We are D'MAC - Determined Moms of ASD Children (well, since I'm being honest, the variable "D" also jokingly refers to Drinking because we can always find time at the drop of a hat to meet out for a cocktail - especially if a mom had a bad day). We talk about everything, or nothing at all. Our kids play together and do special gym/swim programs that the local Y set up after a meeting with our group. Many of our husbands regularly hang out together now. We have regular "meetings" at the aforementioned mom's restaurant, it has become our clubhouse and our safe haven (the summer club will be in one mom's backyard, with a trampoline for the kiddos and a tiki bar for us).
We get things done. When we learned that our local Autism non-profit lost its funding for their annual family Christmas party one early December 2 years ago, we planned it. In an hour over a carafe of yummy sangria. Got the hall, a DJ, Santa, a great buffet and gifts for each child - all donated by local businesses and supporters. 40 kids had the best Christmas party ever that day. We joked that we should solve the budget crisis. This year we had about 80 kids and are talking about a bigger hall for next year. "Our" restaurant recently held a drink special on Autism Awareness Day to raise money for the new Y program. We are involved in our School system's Advisory Council and on multiple committees to improve the lives of children with disabilities and their families. City Councilors have become our champions and our friends - listening to our concerns and supporting us, and helping other moms who might feel alone to find us. We speak in front of local and state officials to raise awareness and support our children and each other.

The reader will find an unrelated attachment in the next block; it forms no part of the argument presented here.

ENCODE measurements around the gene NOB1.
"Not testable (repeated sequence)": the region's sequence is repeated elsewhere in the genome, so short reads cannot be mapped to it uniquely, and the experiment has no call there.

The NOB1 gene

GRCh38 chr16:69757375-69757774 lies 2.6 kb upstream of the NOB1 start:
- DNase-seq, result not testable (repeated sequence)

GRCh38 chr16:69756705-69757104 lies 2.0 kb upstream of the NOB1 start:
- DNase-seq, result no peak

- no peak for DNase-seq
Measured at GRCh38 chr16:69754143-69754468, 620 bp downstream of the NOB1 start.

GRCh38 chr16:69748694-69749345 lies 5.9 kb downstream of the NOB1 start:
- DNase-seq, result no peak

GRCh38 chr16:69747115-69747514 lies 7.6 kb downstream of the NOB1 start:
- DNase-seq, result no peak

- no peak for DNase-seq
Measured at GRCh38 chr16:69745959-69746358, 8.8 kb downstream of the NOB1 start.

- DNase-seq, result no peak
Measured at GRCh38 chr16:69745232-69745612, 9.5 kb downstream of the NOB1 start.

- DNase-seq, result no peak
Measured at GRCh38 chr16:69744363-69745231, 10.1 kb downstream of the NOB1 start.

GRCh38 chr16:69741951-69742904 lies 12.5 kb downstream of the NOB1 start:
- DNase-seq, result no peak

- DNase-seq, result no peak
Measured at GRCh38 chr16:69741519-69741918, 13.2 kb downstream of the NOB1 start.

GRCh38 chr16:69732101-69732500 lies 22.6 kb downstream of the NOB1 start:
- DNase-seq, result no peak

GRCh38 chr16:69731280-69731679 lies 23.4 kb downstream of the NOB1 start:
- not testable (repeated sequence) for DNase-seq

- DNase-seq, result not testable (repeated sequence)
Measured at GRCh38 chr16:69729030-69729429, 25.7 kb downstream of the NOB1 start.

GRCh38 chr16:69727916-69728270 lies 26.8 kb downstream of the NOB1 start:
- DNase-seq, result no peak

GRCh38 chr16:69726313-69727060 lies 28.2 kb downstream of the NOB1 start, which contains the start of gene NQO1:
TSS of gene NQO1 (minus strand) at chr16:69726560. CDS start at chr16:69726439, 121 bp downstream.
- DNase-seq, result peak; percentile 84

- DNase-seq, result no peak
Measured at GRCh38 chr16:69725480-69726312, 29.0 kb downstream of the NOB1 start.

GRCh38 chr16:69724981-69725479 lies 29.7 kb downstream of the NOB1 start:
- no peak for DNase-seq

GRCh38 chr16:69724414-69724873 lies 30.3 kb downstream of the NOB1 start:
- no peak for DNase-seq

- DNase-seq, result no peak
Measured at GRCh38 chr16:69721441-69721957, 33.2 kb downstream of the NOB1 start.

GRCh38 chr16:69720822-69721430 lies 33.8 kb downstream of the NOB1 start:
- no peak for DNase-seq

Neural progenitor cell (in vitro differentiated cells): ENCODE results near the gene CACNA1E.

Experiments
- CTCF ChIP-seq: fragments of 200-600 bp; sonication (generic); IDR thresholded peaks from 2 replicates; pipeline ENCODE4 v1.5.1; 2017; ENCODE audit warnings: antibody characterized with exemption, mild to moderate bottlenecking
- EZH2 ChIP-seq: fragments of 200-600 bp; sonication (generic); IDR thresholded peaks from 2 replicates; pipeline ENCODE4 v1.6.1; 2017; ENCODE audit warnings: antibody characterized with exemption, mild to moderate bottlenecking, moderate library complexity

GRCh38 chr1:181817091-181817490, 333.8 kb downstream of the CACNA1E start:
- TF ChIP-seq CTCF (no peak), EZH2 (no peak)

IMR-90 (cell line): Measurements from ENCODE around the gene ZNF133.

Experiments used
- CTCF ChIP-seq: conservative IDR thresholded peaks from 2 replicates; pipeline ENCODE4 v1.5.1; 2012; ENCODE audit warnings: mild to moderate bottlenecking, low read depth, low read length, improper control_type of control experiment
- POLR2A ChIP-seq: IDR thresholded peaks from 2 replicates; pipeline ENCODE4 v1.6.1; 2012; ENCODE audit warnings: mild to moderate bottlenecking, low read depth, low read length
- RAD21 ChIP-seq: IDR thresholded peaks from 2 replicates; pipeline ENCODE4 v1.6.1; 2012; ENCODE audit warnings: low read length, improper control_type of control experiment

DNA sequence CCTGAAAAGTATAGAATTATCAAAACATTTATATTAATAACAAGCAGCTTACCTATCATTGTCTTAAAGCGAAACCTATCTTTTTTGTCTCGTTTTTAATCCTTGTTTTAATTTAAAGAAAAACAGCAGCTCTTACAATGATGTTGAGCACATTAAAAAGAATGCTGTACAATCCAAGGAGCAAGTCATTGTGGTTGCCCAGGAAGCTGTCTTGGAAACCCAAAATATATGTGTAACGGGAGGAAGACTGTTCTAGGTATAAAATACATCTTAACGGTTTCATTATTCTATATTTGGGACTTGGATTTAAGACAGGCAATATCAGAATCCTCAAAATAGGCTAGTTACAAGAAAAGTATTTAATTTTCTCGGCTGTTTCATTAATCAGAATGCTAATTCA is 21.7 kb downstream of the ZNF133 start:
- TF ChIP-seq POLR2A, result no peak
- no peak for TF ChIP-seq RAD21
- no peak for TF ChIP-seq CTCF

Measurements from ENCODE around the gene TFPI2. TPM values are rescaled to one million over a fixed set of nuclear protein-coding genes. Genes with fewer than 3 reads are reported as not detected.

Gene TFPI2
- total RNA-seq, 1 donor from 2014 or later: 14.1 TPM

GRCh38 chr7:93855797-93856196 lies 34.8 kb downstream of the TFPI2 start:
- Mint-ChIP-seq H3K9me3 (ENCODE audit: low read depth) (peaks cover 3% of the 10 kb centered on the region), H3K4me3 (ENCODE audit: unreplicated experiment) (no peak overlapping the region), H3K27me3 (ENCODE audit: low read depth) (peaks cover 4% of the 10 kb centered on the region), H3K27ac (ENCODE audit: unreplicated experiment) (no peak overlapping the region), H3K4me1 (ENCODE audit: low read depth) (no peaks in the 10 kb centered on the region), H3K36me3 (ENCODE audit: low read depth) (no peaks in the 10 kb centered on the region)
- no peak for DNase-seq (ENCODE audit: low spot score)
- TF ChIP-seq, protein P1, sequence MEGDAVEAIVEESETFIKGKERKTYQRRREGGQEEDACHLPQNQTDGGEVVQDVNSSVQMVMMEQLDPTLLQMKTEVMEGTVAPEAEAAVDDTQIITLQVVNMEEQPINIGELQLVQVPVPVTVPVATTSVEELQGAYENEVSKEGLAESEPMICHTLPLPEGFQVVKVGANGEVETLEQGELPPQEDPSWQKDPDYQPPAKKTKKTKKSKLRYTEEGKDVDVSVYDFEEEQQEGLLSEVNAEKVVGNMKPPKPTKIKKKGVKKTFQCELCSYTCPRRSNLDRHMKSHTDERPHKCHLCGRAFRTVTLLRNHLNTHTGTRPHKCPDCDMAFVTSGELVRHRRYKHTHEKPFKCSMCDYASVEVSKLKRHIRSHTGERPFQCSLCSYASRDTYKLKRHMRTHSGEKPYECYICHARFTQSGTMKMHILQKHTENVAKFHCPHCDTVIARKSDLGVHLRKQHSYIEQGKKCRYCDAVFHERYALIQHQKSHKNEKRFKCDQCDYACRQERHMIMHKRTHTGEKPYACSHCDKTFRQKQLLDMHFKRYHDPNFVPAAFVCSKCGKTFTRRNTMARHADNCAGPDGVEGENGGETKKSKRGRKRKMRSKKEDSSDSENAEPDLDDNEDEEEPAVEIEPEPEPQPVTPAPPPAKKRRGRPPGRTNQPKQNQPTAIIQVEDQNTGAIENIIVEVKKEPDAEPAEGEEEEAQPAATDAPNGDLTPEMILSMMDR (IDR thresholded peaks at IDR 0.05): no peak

We are connected. To the core. Many of us see each other or talk on a daily basis. We are there for each other without hesitation. When my son was having side effects from his new medicine last week and his doctor wouldn't respond to me, I frantically called a friend at 9:45 pm. She is dealing with serious medical issues, feeling awful and trying to hold it together for her children (more than one of whom have special needs) in addition to working and running her fledgling non-profit. She shouldn't have even answered the phone, but she did, and she genuinely offered empathy, support and much needed advice. When I saw her the next day for lunch, she looked fabulous and gave me a huge smile, even though I knew that she felt horrible. She gave me a hug and barraged me with questions: "How is he today? Did you make the calls? Did you adjust the meds? Do you feel better?"